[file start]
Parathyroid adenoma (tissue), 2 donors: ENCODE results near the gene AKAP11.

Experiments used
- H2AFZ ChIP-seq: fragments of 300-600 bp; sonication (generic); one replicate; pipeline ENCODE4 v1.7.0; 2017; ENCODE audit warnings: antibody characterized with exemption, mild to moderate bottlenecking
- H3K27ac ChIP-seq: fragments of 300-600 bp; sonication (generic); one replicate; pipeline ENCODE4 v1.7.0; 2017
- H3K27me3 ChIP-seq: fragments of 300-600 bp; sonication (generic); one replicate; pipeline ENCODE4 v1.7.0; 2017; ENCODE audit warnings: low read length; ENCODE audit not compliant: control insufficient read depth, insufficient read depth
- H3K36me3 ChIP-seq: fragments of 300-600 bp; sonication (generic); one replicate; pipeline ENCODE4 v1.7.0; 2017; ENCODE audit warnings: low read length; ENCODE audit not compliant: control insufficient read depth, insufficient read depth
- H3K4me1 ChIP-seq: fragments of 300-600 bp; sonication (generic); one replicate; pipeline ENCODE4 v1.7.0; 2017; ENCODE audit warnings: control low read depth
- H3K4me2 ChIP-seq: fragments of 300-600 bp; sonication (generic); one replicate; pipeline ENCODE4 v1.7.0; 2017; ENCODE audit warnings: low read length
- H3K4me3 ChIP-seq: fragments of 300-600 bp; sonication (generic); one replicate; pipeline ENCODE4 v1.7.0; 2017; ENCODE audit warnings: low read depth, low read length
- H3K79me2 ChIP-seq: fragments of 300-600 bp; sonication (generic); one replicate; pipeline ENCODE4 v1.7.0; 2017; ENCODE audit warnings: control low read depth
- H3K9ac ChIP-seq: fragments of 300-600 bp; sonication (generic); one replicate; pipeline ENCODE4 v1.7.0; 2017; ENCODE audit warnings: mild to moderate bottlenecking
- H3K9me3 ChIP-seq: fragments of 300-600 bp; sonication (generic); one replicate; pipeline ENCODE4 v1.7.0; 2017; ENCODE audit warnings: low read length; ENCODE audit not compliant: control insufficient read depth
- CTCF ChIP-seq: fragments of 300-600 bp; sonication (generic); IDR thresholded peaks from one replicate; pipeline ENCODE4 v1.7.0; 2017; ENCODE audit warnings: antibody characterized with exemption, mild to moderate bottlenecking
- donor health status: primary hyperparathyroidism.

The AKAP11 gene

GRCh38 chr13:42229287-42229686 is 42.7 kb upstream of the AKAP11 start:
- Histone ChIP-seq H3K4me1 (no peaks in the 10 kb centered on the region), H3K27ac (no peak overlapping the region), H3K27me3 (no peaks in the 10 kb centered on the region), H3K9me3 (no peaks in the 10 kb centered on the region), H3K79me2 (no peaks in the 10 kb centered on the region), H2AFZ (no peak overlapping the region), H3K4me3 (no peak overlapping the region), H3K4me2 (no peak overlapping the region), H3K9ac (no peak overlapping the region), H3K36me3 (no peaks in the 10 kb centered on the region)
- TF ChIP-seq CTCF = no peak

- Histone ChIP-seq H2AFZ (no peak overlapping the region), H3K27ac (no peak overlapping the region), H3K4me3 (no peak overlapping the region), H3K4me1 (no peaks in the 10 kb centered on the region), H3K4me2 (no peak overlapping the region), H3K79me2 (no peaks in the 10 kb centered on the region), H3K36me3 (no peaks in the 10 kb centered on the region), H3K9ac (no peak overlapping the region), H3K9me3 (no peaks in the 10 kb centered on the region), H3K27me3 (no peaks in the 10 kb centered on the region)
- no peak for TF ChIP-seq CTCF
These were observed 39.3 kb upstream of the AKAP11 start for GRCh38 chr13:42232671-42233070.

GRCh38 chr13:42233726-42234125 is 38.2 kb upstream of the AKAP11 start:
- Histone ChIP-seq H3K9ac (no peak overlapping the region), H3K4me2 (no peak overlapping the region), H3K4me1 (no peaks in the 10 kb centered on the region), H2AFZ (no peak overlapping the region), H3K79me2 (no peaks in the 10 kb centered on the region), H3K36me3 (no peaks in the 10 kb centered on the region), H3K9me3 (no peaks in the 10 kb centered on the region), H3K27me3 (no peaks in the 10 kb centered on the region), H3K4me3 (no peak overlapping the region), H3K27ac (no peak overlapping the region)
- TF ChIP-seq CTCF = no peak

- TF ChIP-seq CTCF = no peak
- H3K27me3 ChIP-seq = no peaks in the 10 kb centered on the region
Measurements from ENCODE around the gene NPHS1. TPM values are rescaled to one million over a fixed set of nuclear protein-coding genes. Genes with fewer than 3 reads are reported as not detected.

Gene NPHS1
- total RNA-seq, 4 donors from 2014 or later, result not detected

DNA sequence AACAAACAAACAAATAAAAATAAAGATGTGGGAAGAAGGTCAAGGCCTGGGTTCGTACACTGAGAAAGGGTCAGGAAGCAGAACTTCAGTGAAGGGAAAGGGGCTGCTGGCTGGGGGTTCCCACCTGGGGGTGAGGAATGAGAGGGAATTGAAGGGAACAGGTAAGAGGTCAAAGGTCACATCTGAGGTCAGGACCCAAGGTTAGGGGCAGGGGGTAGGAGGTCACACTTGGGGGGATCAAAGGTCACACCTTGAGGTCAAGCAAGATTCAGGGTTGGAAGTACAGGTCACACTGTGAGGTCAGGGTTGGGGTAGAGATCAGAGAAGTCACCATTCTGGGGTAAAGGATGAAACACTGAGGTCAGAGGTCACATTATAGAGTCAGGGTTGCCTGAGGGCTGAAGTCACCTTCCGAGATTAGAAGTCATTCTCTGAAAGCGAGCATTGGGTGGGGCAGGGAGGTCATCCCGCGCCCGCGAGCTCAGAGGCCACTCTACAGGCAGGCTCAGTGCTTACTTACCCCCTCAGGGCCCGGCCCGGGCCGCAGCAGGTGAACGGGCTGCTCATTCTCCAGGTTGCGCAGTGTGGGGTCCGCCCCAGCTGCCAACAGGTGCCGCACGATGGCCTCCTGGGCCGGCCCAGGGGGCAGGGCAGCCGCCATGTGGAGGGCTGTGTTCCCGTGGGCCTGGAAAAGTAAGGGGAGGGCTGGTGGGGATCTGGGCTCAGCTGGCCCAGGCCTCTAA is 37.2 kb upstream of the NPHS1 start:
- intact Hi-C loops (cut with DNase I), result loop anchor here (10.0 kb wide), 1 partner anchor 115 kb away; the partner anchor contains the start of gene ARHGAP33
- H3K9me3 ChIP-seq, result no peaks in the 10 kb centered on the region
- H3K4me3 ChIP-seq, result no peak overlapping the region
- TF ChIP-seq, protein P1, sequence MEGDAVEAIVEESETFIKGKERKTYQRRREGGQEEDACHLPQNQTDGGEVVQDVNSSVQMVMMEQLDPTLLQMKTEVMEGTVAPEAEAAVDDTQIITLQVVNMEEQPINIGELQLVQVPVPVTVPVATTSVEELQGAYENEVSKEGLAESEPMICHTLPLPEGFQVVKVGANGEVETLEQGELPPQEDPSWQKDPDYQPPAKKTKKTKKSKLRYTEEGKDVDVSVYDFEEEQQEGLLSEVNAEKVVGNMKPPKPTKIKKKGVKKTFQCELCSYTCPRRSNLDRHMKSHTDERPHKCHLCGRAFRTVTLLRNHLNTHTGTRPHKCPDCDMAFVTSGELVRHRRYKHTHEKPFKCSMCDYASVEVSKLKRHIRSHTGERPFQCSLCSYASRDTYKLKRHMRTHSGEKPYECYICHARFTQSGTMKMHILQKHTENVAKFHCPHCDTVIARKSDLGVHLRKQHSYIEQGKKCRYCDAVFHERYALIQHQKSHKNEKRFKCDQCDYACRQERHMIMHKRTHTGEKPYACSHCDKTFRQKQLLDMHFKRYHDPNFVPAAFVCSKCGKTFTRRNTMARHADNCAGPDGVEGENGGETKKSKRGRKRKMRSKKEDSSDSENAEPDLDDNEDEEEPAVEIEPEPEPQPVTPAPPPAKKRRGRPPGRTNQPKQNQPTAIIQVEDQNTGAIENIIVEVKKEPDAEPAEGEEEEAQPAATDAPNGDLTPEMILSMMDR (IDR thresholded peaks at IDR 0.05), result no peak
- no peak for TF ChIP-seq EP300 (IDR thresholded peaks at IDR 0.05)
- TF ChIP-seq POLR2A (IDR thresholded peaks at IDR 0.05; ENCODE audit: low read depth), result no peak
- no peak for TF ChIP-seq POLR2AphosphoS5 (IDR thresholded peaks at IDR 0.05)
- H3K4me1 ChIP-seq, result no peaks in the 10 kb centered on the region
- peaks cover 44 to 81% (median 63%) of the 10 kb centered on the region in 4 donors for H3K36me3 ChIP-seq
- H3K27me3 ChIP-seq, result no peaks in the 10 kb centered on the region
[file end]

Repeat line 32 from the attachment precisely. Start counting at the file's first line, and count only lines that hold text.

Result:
- H3K9me3 ChIP-seq, result no peaks in the 10 kb centered on the region